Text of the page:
Trolls v trolls
Misappropriation and Misnomers
Dr. Whitney Phillips studies trolls. But she is more than just a detached analyst. She is a troll aficionado using her platform to fight the mis-appropriation of the term and to highlight how misuse is whitewashing more serious online ugliness.
Phillips studies “sub-culture” trolls ie self-identified trolls who spring from the 4Chan /b/ board lineage of lulz hunters. In layman's terms, this refers to members of a group (mostly white dudes) who enjoy provoking others online. Equipped with an endless supply of tactics, in-jokes and memes, these trolls bait their prey into frustrating debates and cheer when their targets lose it.
In general, I target earnest people. People who take what they do online far too seriously. […] I once trolled a bunch of Klansmen by acting like one of them and joining their communities to start, then acting like I changed my mind and creating a “former Klan for racial equality” site. They were targeted because they were earnest, stupid, and easy marks, but also because I hate racists (even if I sometimes play one on the internet). — Interview with a Troll
The original trolls were not this:
But in fact this:
So while no doubt annoying, the trolls were generally not so interested in destroying individuals as they were in attacking privilege, gullibility and conceipt. They were puerile and antagonistic. But not evil.
Over time, that view changed…
In the previous decade, you had it coming because you were pompous or entitled or privileged or foolish. The spirit was mischievous, and its intent was to humiliate unclothed emperors. Today, to have it coming is to expose the nakedness of masculinity or whiteness or some other sacred cow of the self-serious; the trolls these days are the red-faced ones, the ones who cannot stand to have their worldview made fun of. — Confessions of a former internet troll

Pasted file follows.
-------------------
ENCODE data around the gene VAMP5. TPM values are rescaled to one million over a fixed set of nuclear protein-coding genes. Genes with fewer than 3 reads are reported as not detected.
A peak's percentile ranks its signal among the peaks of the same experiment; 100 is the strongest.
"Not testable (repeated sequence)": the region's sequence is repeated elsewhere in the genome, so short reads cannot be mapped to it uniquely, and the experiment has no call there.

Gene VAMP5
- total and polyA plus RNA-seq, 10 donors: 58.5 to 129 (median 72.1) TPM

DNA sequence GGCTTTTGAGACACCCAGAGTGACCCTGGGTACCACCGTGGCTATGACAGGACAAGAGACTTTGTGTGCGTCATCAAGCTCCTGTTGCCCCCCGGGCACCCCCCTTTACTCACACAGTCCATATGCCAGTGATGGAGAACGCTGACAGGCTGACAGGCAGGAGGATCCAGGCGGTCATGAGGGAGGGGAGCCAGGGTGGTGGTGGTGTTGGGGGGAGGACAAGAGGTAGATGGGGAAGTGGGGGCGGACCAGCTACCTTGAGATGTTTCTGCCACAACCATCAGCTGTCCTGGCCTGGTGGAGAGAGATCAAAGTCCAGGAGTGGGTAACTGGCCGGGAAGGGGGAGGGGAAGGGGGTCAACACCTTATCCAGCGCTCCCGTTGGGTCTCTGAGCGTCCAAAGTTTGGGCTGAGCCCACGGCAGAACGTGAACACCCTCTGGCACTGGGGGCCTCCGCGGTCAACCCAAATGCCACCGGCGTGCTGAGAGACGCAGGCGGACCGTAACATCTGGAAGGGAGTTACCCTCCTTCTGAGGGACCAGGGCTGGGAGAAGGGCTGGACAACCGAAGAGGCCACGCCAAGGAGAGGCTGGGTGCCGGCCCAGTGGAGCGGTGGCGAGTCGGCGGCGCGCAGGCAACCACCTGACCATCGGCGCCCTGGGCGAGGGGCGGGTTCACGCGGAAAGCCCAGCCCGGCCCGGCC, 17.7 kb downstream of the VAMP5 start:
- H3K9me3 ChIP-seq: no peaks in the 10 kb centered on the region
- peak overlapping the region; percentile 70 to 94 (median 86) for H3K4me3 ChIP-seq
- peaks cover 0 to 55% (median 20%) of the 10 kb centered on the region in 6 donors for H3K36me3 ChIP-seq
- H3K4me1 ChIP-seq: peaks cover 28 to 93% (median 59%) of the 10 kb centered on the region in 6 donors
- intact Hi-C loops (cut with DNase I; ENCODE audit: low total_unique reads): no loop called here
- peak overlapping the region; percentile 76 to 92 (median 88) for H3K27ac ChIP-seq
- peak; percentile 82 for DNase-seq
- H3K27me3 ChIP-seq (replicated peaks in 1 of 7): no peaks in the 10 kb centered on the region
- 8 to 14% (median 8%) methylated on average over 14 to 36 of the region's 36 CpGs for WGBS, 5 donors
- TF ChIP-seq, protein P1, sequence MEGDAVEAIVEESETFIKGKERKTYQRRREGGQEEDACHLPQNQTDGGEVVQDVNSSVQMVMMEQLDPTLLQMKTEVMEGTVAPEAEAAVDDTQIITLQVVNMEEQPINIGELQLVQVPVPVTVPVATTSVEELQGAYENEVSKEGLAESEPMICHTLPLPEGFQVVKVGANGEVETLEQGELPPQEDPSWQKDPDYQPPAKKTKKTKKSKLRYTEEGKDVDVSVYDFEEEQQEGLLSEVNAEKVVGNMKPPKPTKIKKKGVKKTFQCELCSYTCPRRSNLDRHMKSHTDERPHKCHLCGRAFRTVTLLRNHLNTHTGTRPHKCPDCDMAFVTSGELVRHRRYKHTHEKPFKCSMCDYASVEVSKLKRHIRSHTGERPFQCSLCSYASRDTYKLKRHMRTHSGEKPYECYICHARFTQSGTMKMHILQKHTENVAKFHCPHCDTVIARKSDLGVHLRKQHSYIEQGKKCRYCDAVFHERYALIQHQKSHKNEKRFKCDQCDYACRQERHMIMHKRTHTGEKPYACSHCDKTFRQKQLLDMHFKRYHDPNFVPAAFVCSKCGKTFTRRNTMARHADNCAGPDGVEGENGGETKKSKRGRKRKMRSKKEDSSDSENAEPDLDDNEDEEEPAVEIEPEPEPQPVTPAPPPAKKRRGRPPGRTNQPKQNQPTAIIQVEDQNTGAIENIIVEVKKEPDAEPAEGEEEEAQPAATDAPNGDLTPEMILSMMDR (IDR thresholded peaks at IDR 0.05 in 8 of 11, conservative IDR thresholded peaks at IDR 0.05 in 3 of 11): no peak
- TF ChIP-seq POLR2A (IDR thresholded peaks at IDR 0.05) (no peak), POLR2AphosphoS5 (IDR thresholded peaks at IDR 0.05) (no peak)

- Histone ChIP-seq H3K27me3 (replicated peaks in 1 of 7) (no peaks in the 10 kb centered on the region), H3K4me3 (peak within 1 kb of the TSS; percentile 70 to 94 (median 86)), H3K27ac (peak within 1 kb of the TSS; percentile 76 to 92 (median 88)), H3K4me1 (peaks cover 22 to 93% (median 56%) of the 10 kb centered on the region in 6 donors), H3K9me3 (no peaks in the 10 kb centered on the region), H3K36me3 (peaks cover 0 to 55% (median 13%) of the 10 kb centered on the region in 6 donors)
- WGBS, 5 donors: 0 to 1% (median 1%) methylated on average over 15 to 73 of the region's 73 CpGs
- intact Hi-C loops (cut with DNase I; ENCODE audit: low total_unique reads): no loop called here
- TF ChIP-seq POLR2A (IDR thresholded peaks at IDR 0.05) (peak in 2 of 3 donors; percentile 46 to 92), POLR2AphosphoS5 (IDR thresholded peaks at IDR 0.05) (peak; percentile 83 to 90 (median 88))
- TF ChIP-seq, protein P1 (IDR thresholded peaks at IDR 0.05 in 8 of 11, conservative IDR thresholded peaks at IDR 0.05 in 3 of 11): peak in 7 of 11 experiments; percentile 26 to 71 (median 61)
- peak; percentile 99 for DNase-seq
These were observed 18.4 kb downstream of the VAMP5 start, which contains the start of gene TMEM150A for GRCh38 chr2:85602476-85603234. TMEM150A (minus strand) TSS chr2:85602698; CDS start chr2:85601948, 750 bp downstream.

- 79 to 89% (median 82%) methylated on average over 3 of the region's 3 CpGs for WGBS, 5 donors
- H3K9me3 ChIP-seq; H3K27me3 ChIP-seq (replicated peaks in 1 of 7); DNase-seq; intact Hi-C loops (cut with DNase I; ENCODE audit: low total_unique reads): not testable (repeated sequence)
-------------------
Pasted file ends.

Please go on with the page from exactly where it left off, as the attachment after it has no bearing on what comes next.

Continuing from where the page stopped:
And as part part of that shift, cyber-stalking, rape threats and death threats have all become grouped under the “trolling” umbrella.
In the intervening years, the term “troll” has come to subsume all kinds of antagonistic online behaviors, regardless of whether the participants would describe themselves as trolls. — Let’s call ‘trolling’ what it really is
This, Phillips says, is not trolling and it is time we get more precise when calling out behaviour online:
I prefer to describe online antagonism in terms of the impact it has on its targets. So, if someone is engaging in violently misogynistic behavior, I call them a violent misogynist, as “troll” implies a level of playfulness that tends to minimize their antagonistic behaviors, or at least establish a firewall between the embodied person and their digitally mediated actions.
English is malleable and even more so on the internet. There will be no #TrollWalk to reclaim the meaning of the word. But knowing the difference between capital-T old skool trolling and online harassment is a distinction worth making because it may affect how you choose to react.
… trolling really should be done in public: message boards, comment sections, social media sites, etc. Posting on a person’s facebook wall isn’t really trolling, and trolling isn't the same as “cyber-bullying.” Base level trolling is just interjecting unwanted/controversial opinions one probably doesn't even hold into a community that will react to them…— Interview with a Troll
If you are dealing with someone looking for lulz, “don’t fee the trolls” may be perfectly good advice. If someone wants a reaction and doesn't get it, they will probably look elsewhere.
But if someone is obsessed with forcing your agreement on his point of view, or silencing you, or causing you fear, “just ignore him” is not going to cut it and is dismissive of what may be horrific treatment and criminal behavior. It’s not just fun & games anymore.
So before labelling bad conduct as trolling, be clear about what is really going on.